Managing for Delayed Corn Crop Development

Summary

  • Corn development and maturity may be delayed in seasons with late planting and/or cool summer temperatures.
  • Freezing temperatures occurring before normal crop maturity (i.e., prior to kernel “black layer” development) may reduce corn yields.
  • The impact on corn yield from an early freeze depends on the stage of corn growth, low temperature reached, duration of the low temperature period, and other factors.
    • Corn leaf tissue can be killed by a few hours near 32 F, and in even less time at temperatures below 32 F.
    • Temperatures below 32 F for several hours would likely kill all the leaves and may stop ear development.
  • When grain is wet at harvest or impacted by an early, killing freeze, quality may be reduced. Subsequent harvest, handling, drying and storage of this grain requires extra care to prevent further quality reductions.
  • Cylinder/rotor speed and concave clearance are the combine adjustments most critical to reduce grain damage and threshing losses with wet/immature grain.
  • Drying temperatures need to be limited on corn of 25% to 30% moisture content or higher to avoid scorching grain and causing stress cracks that increase kernel breakage.
  • Follow optimum grain storage procedures to minimize quality issues with wet or immature grain.
    • Screen grain. “Core” bin and level grain mass after filling.
    • Maintain aeration until grain mass equilibrates.
    • Monitor grain in storage by checking every 2 weeks.

Introduction

Corn maturity may be delayed by late planting and/or below normal summer temperatures. When slow corn development continues into the fall, corn grain may be significantly wetter at harvest. This can result in higher drying costs, mechanical damage to grain, and if a killing frost occurs before corn reaches maturity, yield reductions. This article discusses the possible impacts of cool temperatures and an early freeze on corn development, grain yield, field drydown, harvest, artificial drying and storage.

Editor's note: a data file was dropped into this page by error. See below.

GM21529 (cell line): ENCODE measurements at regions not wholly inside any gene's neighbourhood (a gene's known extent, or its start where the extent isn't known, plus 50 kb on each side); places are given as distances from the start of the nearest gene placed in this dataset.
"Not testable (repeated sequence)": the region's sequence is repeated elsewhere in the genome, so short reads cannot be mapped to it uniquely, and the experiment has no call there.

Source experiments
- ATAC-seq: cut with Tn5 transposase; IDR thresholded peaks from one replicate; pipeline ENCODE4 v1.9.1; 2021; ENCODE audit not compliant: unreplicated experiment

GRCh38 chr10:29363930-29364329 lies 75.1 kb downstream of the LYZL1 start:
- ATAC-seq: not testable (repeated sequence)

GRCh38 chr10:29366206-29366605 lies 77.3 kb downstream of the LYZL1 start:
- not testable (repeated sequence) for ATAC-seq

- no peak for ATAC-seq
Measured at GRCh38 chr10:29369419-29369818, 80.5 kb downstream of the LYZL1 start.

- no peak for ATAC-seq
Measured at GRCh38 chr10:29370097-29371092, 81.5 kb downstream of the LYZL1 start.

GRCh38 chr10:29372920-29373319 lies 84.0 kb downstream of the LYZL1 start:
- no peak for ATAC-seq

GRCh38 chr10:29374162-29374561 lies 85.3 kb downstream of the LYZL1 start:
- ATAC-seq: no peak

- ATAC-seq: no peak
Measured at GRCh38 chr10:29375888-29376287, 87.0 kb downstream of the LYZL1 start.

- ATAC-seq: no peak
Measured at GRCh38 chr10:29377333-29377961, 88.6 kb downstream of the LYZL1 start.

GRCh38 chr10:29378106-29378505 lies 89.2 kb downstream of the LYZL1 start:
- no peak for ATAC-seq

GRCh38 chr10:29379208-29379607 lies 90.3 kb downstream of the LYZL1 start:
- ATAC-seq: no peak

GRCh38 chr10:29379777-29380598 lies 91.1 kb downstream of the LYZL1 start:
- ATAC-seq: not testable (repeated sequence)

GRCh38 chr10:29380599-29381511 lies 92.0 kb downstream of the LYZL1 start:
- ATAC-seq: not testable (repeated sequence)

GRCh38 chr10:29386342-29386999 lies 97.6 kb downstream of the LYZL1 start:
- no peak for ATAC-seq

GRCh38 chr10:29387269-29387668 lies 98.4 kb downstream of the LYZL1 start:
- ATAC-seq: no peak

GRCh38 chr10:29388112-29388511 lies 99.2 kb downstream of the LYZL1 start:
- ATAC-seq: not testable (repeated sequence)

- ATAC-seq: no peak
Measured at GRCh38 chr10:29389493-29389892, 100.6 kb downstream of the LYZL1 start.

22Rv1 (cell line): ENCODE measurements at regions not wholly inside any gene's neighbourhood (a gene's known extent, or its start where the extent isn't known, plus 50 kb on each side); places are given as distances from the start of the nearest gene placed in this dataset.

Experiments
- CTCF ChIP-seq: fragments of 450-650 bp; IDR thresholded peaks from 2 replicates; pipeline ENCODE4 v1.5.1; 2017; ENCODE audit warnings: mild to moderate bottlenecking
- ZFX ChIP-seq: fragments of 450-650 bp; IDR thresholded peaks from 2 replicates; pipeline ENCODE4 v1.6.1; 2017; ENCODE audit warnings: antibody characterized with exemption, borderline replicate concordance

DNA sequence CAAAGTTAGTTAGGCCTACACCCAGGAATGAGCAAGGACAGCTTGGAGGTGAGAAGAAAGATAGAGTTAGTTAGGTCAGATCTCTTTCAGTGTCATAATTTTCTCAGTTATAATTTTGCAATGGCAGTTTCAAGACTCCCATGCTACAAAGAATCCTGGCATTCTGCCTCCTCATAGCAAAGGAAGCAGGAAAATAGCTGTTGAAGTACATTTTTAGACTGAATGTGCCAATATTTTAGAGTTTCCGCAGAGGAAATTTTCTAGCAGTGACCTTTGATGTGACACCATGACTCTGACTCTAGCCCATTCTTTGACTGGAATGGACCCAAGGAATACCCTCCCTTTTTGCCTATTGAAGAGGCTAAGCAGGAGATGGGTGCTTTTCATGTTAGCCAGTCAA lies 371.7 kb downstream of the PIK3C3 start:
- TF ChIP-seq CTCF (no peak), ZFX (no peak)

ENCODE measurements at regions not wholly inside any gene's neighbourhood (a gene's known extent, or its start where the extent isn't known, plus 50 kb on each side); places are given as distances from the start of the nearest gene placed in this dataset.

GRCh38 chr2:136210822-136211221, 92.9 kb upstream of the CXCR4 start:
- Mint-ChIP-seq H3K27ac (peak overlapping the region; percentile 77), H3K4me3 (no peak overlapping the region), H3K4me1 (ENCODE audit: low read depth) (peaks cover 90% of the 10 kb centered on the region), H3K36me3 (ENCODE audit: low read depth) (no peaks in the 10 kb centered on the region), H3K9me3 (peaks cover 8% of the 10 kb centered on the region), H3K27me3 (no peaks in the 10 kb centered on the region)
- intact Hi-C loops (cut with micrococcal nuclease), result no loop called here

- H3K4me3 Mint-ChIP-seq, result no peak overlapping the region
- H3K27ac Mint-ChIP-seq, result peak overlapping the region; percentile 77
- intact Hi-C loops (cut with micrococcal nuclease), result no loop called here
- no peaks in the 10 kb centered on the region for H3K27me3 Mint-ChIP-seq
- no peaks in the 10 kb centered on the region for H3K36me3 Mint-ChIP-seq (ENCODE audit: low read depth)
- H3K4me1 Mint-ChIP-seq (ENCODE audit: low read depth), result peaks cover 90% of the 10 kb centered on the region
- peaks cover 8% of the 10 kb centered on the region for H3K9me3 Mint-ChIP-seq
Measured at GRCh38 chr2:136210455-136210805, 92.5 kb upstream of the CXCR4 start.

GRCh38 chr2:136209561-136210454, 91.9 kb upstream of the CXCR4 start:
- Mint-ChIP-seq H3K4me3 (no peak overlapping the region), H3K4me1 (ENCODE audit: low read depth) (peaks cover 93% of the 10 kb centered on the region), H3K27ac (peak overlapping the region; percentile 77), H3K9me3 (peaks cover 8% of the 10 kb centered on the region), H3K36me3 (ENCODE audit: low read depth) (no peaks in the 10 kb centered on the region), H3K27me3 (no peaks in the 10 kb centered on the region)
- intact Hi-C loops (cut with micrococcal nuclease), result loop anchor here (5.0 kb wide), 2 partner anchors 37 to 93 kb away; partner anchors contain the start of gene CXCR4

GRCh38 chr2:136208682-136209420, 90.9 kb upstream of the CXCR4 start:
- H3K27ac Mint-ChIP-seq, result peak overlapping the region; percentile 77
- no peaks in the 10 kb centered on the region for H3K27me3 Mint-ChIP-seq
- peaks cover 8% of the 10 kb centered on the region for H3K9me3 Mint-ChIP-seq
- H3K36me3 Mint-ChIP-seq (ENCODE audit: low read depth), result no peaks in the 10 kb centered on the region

Effect of Planting Delays

Because growing degree unit (GDU) accumulation in early to mid-May is similar to GDU accumulation in late September when corn is maturing, each day of planting delay could result in a commensurate 1-day delay in maturity. However, corn is able to adjust to late planting by reducing its total GDU requirement slightly, by about 5 GDUs for each day planting is delayed beyond May 1. This means that corn maturity is usually delayed by only about 1 day for each 1.5 days of planting delay.

Effect of Cool Summer Temperatures

“Cool” or “moderate” summer temperatures are rarely more than 1 or 2 degrees below normal when considering the entire summer period. Such conditions would result in a deficit of 90 to 180 GDUs that has to be made up in late summer/early fall. This would result in about a 1- to 2-week delay in corn maturity in the central Corn Belt, and up to 3 weeks in northern corn-growing areas.

Corn Maturity Development

During the ear-fill stage of corn development, kernels progressively gain in “dry weight” as starch accumulates and displaces moisture in the kernel. Beginning at the “dent” stage (R5), a line of demarcation is visible between the hard, structural starch deposited in the crown of the kernel, and the milky content of the rest of the kernel (toward the tip). This border is known as the “milk line” (Figure 1).

Progression of milk line in corn.

Figure 1. Progression of milk line in corn kernels from R5, or early dent (left) to R6, or physiological maturity (right).

Corn physiological maturity is complete when an abscission layer (“black layer”) forms at the tip of the kernel, halting further nutrient transport into the kernel and marking the end of yield accumulation (Figure 2).

Progression of black layer development in corn.

Figure 2. Progression of black layer development in corn kernels (at tip of kernels), indicating physiological maturity (R6).

As corn reaches the R6 stage, moisture content of the kernel is at about 30% to 35%. At this point, grain quality can still be reduced due to combining, drying and handling of wet grain, but the crop is no longer at risk of yield loss due to frost.